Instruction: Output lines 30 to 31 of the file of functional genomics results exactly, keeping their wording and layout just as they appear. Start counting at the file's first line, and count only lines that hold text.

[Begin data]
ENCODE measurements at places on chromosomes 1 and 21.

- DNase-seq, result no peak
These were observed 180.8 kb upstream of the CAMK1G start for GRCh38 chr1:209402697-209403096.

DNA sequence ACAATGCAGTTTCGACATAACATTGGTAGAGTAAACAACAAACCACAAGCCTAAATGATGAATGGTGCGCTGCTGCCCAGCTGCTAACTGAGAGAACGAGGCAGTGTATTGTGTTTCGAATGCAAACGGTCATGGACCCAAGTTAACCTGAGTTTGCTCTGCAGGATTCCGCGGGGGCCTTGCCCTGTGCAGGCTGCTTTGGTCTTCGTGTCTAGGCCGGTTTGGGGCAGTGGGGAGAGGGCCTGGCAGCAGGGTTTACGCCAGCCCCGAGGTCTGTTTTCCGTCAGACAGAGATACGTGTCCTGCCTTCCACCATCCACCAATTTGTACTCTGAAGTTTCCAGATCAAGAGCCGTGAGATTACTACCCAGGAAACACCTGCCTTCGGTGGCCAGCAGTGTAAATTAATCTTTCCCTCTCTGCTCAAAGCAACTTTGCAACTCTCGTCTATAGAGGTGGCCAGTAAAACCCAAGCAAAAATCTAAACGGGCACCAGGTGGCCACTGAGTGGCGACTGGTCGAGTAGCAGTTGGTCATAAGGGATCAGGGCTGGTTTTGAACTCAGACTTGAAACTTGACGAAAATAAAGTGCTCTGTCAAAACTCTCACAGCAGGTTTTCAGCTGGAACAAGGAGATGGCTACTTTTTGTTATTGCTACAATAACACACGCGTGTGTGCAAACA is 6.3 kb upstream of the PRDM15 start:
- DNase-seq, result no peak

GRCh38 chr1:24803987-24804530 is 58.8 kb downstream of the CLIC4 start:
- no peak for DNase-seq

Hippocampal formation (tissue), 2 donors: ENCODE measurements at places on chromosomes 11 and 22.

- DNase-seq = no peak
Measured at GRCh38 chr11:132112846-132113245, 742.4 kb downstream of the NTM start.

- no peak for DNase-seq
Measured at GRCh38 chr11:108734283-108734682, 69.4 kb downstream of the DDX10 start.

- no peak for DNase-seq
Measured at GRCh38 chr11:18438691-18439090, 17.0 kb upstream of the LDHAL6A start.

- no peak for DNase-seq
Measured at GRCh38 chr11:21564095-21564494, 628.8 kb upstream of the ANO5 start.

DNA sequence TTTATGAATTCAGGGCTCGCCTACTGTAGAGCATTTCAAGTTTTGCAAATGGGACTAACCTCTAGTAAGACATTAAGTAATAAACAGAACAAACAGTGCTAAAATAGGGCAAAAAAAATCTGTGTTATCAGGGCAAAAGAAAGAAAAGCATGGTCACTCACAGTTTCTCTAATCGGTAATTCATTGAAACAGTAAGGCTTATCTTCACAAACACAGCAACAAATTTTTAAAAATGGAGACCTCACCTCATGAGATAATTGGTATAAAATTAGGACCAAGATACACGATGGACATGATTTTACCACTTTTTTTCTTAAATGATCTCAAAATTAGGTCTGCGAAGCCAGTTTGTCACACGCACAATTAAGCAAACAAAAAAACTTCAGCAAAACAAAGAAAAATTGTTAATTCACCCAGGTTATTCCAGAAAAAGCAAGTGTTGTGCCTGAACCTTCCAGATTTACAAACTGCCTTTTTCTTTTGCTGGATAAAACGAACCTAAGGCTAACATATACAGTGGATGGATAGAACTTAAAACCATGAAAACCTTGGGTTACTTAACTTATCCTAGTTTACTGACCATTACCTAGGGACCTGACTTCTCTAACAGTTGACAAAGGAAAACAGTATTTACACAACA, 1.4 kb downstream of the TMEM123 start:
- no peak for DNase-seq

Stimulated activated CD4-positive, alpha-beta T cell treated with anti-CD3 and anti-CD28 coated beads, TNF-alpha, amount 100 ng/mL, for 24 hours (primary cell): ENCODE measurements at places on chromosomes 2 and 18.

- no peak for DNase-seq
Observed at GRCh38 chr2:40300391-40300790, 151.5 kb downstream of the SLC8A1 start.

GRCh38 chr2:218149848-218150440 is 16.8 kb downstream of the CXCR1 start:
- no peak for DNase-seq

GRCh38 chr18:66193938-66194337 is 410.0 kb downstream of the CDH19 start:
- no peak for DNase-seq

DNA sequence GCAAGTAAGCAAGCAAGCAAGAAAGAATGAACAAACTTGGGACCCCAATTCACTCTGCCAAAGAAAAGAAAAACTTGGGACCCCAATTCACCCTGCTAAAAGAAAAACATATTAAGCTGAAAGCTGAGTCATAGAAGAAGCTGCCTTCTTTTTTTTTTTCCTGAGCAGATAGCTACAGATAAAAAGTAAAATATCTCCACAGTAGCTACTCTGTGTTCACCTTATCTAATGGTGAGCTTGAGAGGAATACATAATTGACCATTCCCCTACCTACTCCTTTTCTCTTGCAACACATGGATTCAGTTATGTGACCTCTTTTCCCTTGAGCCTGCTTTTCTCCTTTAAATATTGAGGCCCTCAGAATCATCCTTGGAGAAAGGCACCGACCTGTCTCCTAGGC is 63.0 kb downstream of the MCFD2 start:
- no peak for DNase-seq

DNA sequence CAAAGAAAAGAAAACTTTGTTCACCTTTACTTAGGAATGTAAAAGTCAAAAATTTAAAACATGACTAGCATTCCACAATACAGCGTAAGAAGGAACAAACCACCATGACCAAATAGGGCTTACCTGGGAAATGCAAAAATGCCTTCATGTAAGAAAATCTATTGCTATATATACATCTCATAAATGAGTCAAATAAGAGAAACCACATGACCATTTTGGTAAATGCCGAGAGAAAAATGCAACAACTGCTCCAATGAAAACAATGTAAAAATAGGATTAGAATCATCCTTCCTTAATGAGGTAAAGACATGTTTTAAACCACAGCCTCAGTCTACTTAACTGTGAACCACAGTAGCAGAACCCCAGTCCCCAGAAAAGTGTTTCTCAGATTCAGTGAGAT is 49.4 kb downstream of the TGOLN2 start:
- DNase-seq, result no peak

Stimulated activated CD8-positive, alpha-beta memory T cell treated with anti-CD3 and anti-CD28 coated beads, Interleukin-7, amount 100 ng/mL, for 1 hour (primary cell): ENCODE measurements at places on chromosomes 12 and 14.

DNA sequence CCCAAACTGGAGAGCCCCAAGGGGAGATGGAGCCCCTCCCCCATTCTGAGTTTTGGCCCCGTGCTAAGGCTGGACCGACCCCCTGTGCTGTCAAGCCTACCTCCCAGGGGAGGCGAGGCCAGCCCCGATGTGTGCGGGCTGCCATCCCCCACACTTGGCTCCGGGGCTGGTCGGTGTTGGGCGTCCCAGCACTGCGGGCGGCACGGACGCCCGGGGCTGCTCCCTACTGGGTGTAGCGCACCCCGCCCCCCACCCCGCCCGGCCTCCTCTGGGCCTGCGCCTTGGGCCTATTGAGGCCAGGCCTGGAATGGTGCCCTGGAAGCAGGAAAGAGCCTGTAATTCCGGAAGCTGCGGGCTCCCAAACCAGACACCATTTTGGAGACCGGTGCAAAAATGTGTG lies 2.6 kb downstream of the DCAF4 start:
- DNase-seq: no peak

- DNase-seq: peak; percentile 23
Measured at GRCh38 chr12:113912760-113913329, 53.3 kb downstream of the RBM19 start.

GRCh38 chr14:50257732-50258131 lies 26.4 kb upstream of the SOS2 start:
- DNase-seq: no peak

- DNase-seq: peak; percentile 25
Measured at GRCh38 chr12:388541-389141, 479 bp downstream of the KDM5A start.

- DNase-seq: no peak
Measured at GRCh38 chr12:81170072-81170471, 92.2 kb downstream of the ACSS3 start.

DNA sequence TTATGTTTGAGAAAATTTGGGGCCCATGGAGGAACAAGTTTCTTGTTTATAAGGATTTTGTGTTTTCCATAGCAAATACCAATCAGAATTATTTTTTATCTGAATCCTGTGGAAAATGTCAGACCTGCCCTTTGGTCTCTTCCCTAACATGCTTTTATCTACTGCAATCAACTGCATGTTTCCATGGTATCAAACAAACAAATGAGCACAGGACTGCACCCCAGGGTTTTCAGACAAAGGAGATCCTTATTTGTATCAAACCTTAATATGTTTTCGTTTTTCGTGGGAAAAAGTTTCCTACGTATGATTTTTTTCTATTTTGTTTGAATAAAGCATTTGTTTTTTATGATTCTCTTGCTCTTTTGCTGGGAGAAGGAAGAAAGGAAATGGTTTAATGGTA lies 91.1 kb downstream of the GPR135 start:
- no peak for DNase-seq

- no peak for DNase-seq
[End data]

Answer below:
Stimulated activated CD8-positive, alpha-beta memory T cell treated with anti-CD3 and anti-CD28 coated beads, Interleukin-7, amount 100 ng/mL, for 1 hour (primary cell): ENCODE measurements at places on chromosomes 12 and 14.

DNA sequence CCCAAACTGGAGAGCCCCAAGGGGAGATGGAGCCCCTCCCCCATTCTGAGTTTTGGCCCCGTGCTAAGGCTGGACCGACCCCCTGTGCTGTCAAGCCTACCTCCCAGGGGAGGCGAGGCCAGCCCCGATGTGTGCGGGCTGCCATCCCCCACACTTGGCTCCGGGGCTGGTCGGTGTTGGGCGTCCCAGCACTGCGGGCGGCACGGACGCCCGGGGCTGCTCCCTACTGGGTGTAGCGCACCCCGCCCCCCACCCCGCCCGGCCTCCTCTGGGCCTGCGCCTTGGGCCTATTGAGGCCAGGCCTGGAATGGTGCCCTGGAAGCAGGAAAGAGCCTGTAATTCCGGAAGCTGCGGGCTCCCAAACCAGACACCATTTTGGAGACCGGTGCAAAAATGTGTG lies 2.6 kb downstream of the DCAF4 start: